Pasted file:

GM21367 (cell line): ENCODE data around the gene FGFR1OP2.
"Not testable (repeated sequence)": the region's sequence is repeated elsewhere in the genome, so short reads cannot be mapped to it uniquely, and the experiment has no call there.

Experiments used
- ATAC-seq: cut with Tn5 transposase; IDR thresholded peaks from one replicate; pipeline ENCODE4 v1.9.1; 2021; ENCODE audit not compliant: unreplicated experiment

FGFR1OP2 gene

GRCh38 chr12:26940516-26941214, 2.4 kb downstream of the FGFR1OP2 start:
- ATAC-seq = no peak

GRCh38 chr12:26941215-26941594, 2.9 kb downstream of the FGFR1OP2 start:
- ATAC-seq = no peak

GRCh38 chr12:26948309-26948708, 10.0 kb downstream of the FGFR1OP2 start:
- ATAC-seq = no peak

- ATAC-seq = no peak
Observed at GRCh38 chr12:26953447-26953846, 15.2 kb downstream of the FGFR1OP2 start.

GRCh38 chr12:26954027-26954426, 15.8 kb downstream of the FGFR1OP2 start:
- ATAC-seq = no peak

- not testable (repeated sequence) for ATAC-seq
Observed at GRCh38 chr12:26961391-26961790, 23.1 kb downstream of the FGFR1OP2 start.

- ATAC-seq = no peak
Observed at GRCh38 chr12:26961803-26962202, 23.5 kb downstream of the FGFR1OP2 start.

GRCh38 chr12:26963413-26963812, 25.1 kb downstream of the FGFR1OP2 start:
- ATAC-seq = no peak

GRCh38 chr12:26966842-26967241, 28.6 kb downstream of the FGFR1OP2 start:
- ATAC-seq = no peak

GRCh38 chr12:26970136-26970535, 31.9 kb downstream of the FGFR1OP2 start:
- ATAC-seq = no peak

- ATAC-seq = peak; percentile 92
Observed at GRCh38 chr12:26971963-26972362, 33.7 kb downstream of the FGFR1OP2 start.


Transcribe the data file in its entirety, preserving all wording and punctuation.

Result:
GM21367 (cell line): ENCODE data around the gene FGFR1OP2.
"Not testable (repeated sequence)": the region's sequence is repeated elsewhere in the genome, so short reads cannot be mapped to it uniquely, and the experiment has no call there.

Experiments used
- ATAC-seq: cut with Tn5 transposase; IDR thresholded peaks from one replicate; pipeline ENCODE4 v1.9.1; 2021; ENCODE audit not compliant: unreplicated experiment

FGFR1OP2 gene

GRCh38 chr12:26940516-26941214, 2.4 kb downstream of the FGFR1OP2 start:
- ATAC-seq = no peak

GRCh38 chr12:26941215-26941594, 2.9 kb downstream of the FGFR1OP2 start:
- ATAC-seq = no peak

GRCh38 chr12:26948309-26948708, 10.0 kb downstream of the FGFR1OP2 start:
- ATAC-seq = no peak

- ATAC-seq = no peak
Observed at GRCh38 chr12:26953447-26953846, 15.2 kb downstream of the FGFR1OP2 start.

GRCh38 chr12:26954027-26954426, 15.8 kb downstream of the FGFR1OP2 start:
- ATAC-seq = no peak

- not testable (repeated sequence) for ATAC-seq
Observed at GRCh38 chr12:26961391-26961790, 23.1 kb downstream of the FGFR1OP2 start.

- ATAC-seq = no peak
Observed at GRCh38 chr12:26961803-26962202, 23.5 kb downstream of the FGFR1OP2 start.

GRCh38 chr12:26963413-26963812, 25.1 kb downstream of the FGFR1OP2 start:
- ATAC-seq = no peak

GRCh38 chr12:26966842-26967241, 28.6 kb downstream of the FGFR1OP2 start:
- ATAC-seq = no peak

GRCh38 chr12:26970136-26970535, 31.9 kb downstream of the FGFR1OP2 start:
- ATAC-seq = no peak

- ATAC-seq = peak; percentile 92
Observed at GRCh38 chr12:26971963-26972362, 33.7 kb downstream of the FGFR1OP2 start.